What's the oldest piece of clothing you own that you still wear, at least occasionally?
For me, it's a T-shirt I bought in 1974 at a Grand Funk Railroad concert at the Toledo Sports Arena. That shirt definitely dates me whenever I wear it, but it's one of my most prized possessions. It brings back fond memories of a time when I had flowing, shoulder-length hair—or any hair at all, for that matter.
Caring for your clothes properly can extend their lifespan by years—or even decades, in the case of my T-shirt—and save you a closet full of cash in the process. According to the U.S. Census Bureau, the average American family of four spends approximately $3,000 per year on clothing.
Here's how to get more wear, and less tear, out of your clothing:
• Launder less often: Washing and drying clothes more frequently than is necessary shortens their lifespan because of the heat and abrasion involved in laundering. Try wearing clothes multiple times between laundering.
• Cold water only: Most clothes should be washed in cold water, which makes them last longer, while it also saves energy. New cold-water only detergents get clothes just as clean as using hot water and are easier on the environment. (Check laundering instructions on garments and detergents to avoid damage.)
• Line dry: The heat and friction from drying clothes in an electric or gas dryer can cut their lifespan in half. Save energy and appliance costs, while making your clothes last longer and smell better, by line-drying garments outside whenever possible.
• Zip it: Metal zippers on jeans and other apparel items can tear apart clothing in the washer and dryer. Zip them up before laundering them to avoid damage. The same applies to Velcro fasteners.
• A stitch in time saves: Check garments frequently and repair snags and small tears before they become big ones.
• Remodel instead of retire: If your duds start to look dated, check out the book, "Sew Subversive," by Melissa Rannels, Melissa Alvarado, and Hope Meng, from the library for some simple ideas for remodeling your clothing. Even those of us who are needle-and-thread-challenged can tackle some of these suggestions.
• Keep shoes dry: Moisture from perspiration and foul weather can dramatically reduce the lifespan of shoes and boots. Don't wear the same pair two days in row, so that they dry out completely before the next wear. Stuff a sheet of newsprint in them overnight to wick out moisture.
• Turn it inside out: The bold prints of blouses and other garments, and the darker colors of things like jeans, will remain vibrant longer if you turn them inside out before laundering.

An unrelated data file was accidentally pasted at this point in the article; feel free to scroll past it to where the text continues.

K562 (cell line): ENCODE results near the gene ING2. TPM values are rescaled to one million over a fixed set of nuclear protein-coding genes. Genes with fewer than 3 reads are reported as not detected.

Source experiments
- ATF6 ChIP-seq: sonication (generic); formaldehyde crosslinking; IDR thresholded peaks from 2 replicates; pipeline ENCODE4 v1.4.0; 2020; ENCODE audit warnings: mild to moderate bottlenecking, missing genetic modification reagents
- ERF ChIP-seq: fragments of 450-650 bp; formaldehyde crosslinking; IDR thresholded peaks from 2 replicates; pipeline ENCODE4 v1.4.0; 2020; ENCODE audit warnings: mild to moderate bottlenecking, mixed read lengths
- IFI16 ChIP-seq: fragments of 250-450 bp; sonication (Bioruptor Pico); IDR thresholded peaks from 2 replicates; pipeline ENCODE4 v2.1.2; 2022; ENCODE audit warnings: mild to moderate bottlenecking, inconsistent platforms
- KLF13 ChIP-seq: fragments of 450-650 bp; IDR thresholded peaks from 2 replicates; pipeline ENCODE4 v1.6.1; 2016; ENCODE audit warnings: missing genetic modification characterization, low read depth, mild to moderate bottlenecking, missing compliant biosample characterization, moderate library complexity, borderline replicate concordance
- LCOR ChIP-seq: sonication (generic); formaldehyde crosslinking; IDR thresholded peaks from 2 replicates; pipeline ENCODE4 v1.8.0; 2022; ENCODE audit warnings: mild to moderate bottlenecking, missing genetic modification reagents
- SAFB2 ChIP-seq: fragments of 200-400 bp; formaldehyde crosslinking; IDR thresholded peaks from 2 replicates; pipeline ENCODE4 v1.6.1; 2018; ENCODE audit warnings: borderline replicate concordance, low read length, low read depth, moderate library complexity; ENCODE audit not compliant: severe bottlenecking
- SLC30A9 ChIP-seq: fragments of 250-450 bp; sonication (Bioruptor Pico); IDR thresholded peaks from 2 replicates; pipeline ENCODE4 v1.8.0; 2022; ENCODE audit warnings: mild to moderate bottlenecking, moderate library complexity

• Beware of bleach: Bleach can break down cloth fibers. Try using baking soda and hot water to brighten whites.
• Maintain your (healthy) weight: There are many good reasons to avoid putting on unwanted pounds. Making sure that you don't outgrow your wardrobe is definitely one of them.
• Solve the case of the missing sock: Buy multipacks of the same socks whenever possible, so that you'll have extra mates on hand when one sock goes missing or wears out.
• Get organized: Knowing what clothes you already own and wearing them help you avoid unnecessary new purchases. Take a visual inventory of your wardrobe at least seasonally, and make a "progressive shopping list" of things you'll need to buy in the coming months. That way, you can pick the items up the next time you see them on sale.
• Proper storage: Store off-season clothes in plastic totes (preferably non-opaque totes to prevent sunlight damage). Fold them flat and add in a couple of cedar blocks for extra protection.
• Keep it simple and classic: Build a wardrobe around just a few solid colors that look good on you and work well with one another. Look for classic styles, well-made garments, and durable fabrics. Don't get suckered into trendy fashions and colors that will be outdated before you even get out of the store.
• Wear out the other guy's clothes: If other people aren't going to wear out their clothes, you can do it for them and save big bucks in the process. Shop for "used but not abused" clothing at thrift stores, yard sales, and consignment shops, and you’ll usually pay only 10 or 20 cents on the dollar compared to new. Who knows, you might even find a vintage Grand Funk Railroad T-shirt, just in case you missed that concert.
Jeff Yeager is the author of the book "The Ultimate Cheapskate’s Road Map to True Riches." His Web site is www.UltimateCheapskate.com.
Join for Just $16 A Year
- Discounts on travel and everyday savings
- Subscription to AARP The Magazine
- Free membership for your spouse or partner